Thursday, 25 September 2008

Vanuatu - From Tanna to Efate

Thursday 25th September 2008

The anchorage at Tanna had become even more rolly and uncomfortable overnight so we decided to leave and set sail for Port Vila, capital of Vanuatu on the island of Efate. We left in the morning with sunshine and a good breeze which gradually strengthened and we eventually sailed though a dark and squally night. For a while we were in the lee of another island Erromanga which gave us some protection but clear of there we had 30 plus knots of wind. In the early light we can see Efate though it always takes a long time to actually make landfall. The entrance channel is buoyed which is great and we have just lined up the leading lights when the clouds roll over, the rain starts and the whole coast line disappears. Fortunately it clears before we need to make our turn through a narrow and fairly shallow buoyed gap into the mooring field of the Marina.

Assisted by Moses in the marina dinghy we are soon tied up and spot several boats we recognise from other ports. The day continues showery but between the showers we launch the dinghy and go ashore eager to find the cosmopolitan French shopping which we had experienced in Tahiti.

Well it isn't quite Tahiti and Dave was disappointed to find that even the Camembert cheese is made in NZ but the supermarket is open and so is the fruit and veg market. This apparently stays open 24hrs all week except Sunday and is very well stocked. As well as the usual fruit and veg are parcels of green leaf rolled up and tied. In his best attempt at French, Graham discovers that these are kits ready to make the local dish of laplap.

Mmmm yummo!! Yes, a staple part of Ni Vanuatu diet. It’s not for everyone but it’s worth a try or you can make your own (see recipe below, copied the recipe from the Vanuatu tourist site). You can buy Lap Lap at the market most days, but please don’t eat the banana leaves.
  • Lap Lap ingredients:
  • Coconut milk
  • Island cabbage (optional)
  • Taro or manioc or cooking bananas
  • For something different use a mix of any two above ingredients. Or add sweet potato (kumala) with your manioc.
  • Banana leaves for wrapping
Take some manioc or taro and grate to a paste. In a separate dish grate some coconut then squeeze to get the coconut milk. Discard the pulp. Spread some banana leaves into a large square or circle then sprinkle with some coconut milk and add a layer of island cabbage. Pour some more coconut milk over the island cabbage, and then spread a thick layer of the manioc or taro paste. Spread it out and make it smooth. If you want to add meat put a layer of chicken or stew on top.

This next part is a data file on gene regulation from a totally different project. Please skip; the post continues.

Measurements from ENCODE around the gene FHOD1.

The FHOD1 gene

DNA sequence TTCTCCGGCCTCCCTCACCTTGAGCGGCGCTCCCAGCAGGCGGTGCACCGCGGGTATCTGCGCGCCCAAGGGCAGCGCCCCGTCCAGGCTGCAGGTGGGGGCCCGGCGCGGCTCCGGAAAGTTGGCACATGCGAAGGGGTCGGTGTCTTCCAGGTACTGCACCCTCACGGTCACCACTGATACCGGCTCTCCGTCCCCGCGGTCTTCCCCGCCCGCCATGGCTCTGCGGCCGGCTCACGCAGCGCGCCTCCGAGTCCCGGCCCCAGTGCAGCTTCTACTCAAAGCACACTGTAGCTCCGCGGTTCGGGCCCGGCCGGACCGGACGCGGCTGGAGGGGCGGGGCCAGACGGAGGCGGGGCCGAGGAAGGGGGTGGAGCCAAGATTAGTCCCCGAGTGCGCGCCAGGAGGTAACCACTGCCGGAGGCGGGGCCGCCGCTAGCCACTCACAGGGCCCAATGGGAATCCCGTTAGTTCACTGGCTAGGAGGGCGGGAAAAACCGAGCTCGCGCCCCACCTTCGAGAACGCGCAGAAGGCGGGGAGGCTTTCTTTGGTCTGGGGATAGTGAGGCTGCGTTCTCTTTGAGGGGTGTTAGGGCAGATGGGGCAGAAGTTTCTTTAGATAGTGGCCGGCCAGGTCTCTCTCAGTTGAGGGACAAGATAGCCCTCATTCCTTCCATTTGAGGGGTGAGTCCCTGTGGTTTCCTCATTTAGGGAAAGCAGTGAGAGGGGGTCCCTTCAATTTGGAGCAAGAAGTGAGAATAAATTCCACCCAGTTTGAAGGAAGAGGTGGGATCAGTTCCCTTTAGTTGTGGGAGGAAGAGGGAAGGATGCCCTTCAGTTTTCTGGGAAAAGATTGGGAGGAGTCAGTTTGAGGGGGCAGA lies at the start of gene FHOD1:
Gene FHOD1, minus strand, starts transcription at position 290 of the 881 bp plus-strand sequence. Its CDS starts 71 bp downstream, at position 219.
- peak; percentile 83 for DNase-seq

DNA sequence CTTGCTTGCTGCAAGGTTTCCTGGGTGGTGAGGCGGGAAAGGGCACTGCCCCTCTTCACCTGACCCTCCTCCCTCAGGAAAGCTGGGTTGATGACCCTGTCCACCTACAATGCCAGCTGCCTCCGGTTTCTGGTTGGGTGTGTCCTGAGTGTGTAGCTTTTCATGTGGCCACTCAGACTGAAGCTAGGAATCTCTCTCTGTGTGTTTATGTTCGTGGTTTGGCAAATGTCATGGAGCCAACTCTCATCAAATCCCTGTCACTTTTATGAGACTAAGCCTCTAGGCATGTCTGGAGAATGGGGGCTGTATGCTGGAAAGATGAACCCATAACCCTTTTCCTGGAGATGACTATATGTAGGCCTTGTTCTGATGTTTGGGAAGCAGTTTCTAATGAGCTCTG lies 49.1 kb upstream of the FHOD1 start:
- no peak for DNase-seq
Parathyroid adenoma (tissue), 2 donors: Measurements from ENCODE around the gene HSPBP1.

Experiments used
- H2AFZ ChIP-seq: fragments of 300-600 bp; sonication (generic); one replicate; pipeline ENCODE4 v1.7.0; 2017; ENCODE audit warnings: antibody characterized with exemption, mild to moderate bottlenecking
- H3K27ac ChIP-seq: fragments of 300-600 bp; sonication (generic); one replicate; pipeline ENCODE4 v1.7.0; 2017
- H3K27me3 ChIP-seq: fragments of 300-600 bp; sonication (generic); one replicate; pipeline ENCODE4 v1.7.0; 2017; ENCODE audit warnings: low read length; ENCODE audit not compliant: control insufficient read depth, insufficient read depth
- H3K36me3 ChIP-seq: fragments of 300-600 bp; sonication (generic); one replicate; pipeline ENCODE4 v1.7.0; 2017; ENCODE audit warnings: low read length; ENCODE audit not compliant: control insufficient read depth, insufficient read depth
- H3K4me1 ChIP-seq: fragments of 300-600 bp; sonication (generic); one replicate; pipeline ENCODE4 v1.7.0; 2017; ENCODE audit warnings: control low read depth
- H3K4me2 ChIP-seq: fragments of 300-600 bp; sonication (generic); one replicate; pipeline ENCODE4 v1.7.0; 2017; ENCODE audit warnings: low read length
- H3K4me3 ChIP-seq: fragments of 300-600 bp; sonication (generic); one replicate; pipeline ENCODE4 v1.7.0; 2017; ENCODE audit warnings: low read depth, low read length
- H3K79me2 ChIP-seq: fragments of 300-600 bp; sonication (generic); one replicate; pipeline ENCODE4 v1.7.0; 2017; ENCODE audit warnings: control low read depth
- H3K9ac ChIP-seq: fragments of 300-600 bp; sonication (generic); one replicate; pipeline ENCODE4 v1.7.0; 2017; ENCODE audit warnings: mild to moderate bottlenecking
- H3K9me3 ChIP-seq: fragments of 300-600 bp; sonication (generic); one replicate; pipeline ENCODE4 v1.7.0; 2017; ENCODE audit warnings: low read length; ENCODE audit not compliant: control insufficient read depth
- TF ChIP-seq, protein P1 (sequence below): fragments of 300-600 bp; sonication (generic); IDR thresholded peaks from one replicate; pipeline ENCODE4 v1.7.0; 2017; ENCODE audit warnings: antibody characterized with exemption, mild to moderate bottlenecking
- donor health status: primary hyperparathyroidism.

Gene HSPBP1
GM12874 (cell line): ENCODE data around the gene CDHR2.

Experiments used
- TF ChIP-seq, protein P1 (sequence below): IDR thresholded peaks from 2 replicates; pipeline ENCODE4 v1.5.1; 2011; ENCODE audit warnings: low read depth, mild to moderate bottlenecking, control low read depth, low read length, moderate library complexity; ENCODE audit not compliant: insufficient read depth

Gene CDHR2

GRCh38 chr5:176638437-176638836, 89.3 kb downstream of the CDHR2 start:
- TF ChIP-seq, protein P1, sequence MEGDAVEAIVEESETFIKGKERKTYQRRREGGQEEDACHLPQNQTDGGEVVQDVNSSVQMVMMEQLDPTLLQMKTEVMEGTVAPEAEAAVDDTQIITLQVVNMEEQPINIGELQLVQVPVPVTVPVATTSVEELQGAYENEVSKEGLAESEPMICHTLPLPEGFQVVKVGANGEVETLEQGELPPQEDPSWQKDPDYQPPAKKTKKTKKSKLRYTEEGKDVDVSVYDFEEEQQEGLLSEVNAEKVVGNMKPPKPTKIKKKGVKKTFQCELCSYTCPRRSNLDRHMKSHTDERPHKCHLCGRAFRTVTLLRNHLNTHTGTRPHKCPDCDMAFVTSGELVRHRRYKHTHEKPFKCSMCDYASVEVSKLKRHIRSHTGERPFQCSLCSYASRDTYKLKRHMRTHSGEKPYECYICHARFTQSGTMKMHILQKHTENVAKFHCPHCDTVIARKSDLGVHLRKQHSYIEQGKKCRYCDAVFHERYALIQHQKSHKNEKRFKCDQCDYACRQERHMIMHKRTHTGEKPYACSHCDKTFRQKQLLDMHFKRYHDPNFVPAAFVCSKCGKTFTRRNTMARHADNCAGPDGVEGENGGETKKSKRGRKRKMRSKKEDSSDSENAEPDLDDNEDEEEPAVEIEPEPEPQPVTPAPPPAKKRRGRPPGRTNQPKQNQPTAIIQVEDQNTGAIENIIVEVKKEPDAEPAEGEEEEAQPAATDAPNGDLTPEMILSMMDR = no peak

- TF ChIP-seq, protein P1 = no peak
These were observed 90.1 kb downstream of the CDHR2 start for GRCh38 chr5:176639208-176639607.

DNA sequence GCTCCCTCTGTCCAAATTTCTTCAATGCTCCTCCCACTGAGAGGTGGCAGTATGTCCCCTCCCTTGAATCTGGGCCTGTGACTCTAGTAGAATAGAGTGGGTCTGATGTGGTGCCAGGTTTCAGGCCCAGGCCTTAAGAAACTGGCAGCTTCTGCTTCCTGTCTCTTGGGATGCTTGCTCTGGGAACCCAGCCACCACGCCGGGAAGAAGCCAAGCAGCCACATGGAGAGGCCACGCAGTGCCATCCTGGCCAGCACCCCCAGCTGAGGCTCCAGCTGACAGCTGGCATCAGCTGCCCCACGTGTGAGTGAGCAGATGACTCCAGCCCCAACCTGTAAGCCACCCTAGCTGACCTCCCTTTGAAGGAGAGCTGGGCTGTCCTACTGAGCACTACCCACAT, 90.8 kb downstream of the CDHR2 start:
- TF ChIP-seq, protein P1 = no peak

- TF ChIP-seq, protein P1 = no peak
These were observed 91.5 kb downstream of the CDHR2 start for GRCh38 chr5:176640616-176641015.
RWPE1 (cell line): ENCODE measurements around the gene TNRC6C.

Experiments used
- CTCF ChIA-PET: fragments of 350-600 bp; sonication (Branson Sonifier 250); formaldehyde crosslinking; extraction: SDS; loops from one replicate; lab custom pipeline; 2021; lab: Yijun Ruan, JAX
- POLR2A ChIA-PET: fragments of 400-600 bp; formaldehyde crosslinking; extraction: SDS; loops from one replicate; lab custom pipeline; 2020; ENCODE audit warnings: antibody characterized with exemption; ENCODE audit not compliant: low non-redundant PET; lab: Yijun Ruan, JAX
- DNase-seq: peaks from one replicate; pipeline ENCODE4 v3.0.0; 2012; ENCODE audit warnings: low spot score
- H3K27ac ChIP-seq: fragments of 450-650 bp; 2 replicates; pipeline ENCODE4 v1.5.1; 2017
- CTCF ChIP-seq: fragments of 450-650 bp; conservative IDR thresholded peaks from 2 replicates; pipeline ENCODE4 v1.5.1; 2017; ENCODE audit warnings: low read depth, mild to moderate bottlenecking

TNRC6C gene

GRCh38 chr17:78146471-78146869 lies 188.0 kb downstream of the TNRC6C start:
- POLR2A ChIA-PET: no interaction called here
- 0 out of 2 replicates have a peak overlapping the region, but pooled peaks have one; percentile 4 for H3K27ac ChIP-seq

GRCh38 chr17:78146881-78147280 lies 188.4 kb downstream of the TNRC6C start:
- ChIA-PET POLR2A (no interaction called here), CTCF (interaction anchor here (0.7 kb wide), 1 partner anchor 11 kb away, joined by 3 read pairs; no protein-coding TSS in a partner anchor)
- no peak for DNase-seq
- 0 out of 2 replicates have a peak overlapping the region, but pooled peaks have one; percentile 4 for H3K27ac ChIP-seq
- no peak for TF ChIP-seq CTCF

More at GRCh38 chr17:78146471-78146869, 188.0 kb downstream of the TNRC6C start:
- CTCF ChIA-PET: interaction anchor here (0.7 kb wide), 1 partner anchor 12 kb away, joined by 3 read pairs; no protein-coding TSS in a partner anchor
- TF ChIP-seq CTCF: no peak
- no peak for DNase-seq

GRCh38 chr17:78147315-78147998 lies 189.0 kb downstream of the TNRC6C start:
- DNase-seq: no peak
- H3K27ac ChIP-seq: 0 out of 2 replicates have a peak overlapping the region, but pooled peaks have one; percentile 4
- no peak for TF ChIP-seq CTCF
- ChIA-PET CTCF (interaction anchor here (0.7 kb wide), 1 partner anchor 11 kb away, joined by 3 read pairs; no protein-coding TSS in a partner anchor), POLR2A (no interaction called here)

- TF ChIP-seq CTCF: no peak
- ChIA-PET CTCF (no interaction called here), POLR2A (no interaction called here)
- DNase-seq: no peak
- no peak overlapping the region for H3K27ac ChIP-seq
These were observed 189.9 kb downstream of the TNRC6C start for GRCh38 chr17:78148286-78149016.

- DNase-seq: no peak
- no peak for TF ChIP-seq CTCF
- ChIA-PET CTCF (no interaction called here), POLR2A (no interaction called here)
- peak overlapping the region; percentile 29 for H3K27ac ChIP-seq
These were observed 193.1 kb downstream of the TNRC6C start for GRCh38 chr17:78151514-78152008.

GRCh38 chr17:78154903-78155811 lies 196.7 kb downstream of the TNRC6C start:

Finally, top with more coconut milk. For the diet conscious use less coconut milk. Wrap in banana leaves, and put in your ground, rock oven, which you pre heated for one and a half hours with a wood fire before hand. Cook your Lap Lap for half an hour. For a slow cook to produce a dry flavour wrap in double banana leaves and leave over night.

In one section of the market are the food stalls with meals ready laid out on a leaf plate and as well as laplap there are meat and vegetable dishes. There are also crab and lobster for sale. I asked this gentleman if I could take a picture of the crabs all neatly tied up but he offered to pose for the camera too.
We stop for a pizza at a restaurant overlooking the harbour and then manage to dinghy back to Elly before the rain returns. We are all pretty well ready for an early night, night passages never give you a good night's sleep.

Friday 26th September 2008

We had checked in officially at Tanna but still need to obtain a cruising permit to travel to any of the other islands. This is obtained at the main port, a good hike up the hill out of town with a splendid view over the mooring field and the harbour. Paperwork sorted we have a few days to shop, do laundry and explore before we want to head out again. With the combined rule of English and French officials before independence we found the mix of cultures still exists with cricket coaching on the sportsfield and adverts for french events in town. The Bislama language continues to interest us with its unusual but effective spelling. Many of the traditional buildings in town have been replaced with modern ones but this little church up on the hill remains as well as the former British High Commission building. Apparently it was a competition between the two authorities to see who could erect the tallest flagpole at their offices around what is now Independence Park.

In town most ladies wear the traditional "Mother Hubbard" style dresses (which are sold everywhere) and carry a woven basket handbag. The indoor market has many stalls where they are made with ladies sewing through the day. Going to have to buy one before we leave I think (the basket that is not the dress) though that would make an distinctive outfit for the wedding we will be attending in New Zealand at Christmas.

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